As the console cycle has gone on, fewer new IPs have been released due to publishers wanting to rely on established franchises. However, Bethesda has joined with Arcane Studios to take a risk with the new title “Dishonored,” a first-person stealth action game released in the most crowded release schedule of the year. So does “Dishonored” manage to stick out from such a busy time filled with other soldiers and assassins? The simple answer is yes, Dishonored does manage to deliver a unique experience for gamers looking for something different from the sequel filled holiday season.
“Dishonored” places players in the boots of Corvo Atanno, a royal guard for the Empress of Dunwall and her daughter, Emily. At the onset, the Empress is murdered, Emily is kidnapped, and Corvo is set up by the assassins that commit the act. Corvo then manages to escape from prison a day before his execution and is endowed with magical abilities by an individual known simply as the Outsider. From here, Corvo sets out on a path of revenge against those behind the conspiracy and to rescue Emily from her captors. This is a plot that has been played out in other games, as well as TV and film, and has plot twists that can be easily expected, however, it makes up for the simplistic story through the characters that Corvo interacts with during the story. These characters give the narrative a level of depth that would be otherwise lacking, given the predictable story and silent protagonist in such a bleak world. The characters also benefit from some excellent voice-acting, including stars like Susan Sarandon, Michael Madsen and Chloe Grace Moretz. The narrative of “Dishonored” is also aided by the realized world of Dunwall, a city inspired by Victorian-era England and steampunk fiction that has been ravaged by a plague spread by rats. This city in peril also helps in creating incentive to complete Corvo’s mission, to see if his actions help restore the city to its former glory.
While the narrative might follow a simplistic formula, the gameplay is where Dishonored truly shines, with customization and choice in style being the main focus of this game. While marketed as a stealth game, “Dishonored” is not a game that requires players to go through in a stealthy manner. However, gameplay style is then reflected in the state of Dunwall, with stealthy, non or low-lethal gameplay being rewarded with low chaos and a more action oriented, highly-lethal gameplay style being rewarded with high chaos. This chaos level is then reflected in the world, with low chaos resulting a Dunwall that is slowly improving, and high chaos resulting a Dunwall that sees the plague spread and the city getting worse.
This is then reflected in the endings, with one being reflective of how players approached the game. Lethal and non-lethal approaches are then supplemented by the array of powers that become available as players level Corvo up. These powers complement each approach and can give the players options when trying to reach assassination targets, which do not even have to be killed. Instead, the player can take approaches that, in some ways, are actually worse than simply killing the targets. However, these non-lethal approaches can also provide a chance to further explore Dunwall that, while not completely open-world, each mission is built in such a large space that it should be explored so as not to miss any part of the game, whether it be characters or collectibles.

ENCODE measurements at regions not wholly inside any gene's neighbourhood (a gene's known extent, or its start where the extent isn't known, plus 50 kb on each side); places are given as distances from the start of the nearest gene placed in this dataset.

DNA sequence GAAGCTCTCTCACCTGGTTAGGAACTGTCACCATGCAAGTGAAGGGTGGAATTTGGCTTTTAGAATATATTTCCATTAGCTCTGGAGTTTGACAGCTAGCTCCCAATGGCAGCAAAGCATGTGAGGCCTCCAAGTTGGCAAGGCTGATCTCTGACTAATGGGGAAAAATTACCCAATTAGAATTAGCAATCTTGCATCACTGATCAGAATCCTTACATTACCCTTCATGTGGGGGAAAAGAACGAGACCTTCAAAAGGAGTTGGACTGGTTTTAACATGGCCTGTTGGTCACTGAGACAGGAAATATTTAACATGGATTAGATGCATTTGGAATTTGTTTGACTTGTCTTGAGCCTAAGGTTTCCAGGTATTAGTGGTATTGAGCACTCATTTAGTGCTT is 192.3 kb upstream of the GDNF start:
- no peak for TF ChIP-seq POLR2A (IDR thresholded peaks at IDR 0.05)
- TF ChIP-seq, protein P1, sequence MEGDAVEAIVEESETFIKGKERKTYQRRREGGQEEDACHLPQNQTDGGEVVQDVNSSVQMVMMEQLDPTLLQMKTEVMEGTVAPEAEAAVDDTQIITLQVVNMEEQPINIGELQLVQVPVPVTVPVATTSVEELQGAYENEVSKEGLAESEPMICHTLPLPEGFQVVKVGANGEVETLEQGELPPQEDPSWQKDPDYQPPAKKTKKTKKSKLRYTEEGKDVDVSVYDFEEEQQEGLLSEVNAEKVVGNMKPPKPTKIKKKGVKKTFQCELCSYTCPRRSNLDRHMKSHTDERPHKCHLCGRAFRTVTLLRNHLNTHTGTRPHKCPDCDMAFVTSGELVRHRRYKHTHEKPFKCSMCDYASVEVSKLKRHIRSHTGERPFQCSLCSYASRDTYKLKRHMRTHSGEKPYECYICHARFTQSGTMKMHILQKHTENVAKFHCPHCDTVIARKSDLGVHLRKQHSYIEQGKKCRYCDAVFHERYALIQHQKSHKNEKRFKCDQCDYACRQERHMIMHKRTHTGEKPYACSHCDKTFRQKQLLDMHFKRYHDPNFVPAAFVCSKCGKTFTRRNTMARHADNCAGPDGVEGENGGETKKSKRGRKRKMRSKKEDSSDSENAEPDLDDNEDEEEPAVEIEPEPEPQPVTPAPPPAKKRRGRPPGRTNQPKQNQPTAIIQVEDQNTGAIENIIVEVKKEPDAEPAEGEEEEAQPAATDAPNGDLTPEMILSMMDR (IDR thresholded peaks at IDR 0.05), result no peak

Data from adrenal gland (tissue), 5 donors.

Now, while the game is built very well, it is not without its problems, namely in the enemy AI. At several sections throughout the game, enemies would either completely ignore me when I was right in front of them, or swarm me after somehow seeing me through a wall in a completely different room or part of the city. While this would, in other games, be a small and reasonable complaint, it happened quite often and made it difficult at some sections to enjoy the game. Along with that, “Dishonored” also shows the age of the Unreal Engine 3, with textures not looking great when viewed up close and texture pop-in can occur quite a bit throughout the game. These problems, on top of the predictable story involving Corvo, hold this game back from being Game of the Year worthy, but does not keep the game from being one of the most unique experiences this year.
So overall, “Dishonored” delivers a fresh experience that gamers have been craving to break up the sequel driven market of the last few years. Between the characters, unique world and characters, and choice in gameplay, “Dishonored” is able to extenuate the positives and hides the weaknesses most of the time, but not all of the time. However, this is not a game to be missed and will, hopefully, become a franchise that will be invested in by Bethesda and Arcane Studios, especially with the next generations of consoles drawing nearer and nearer.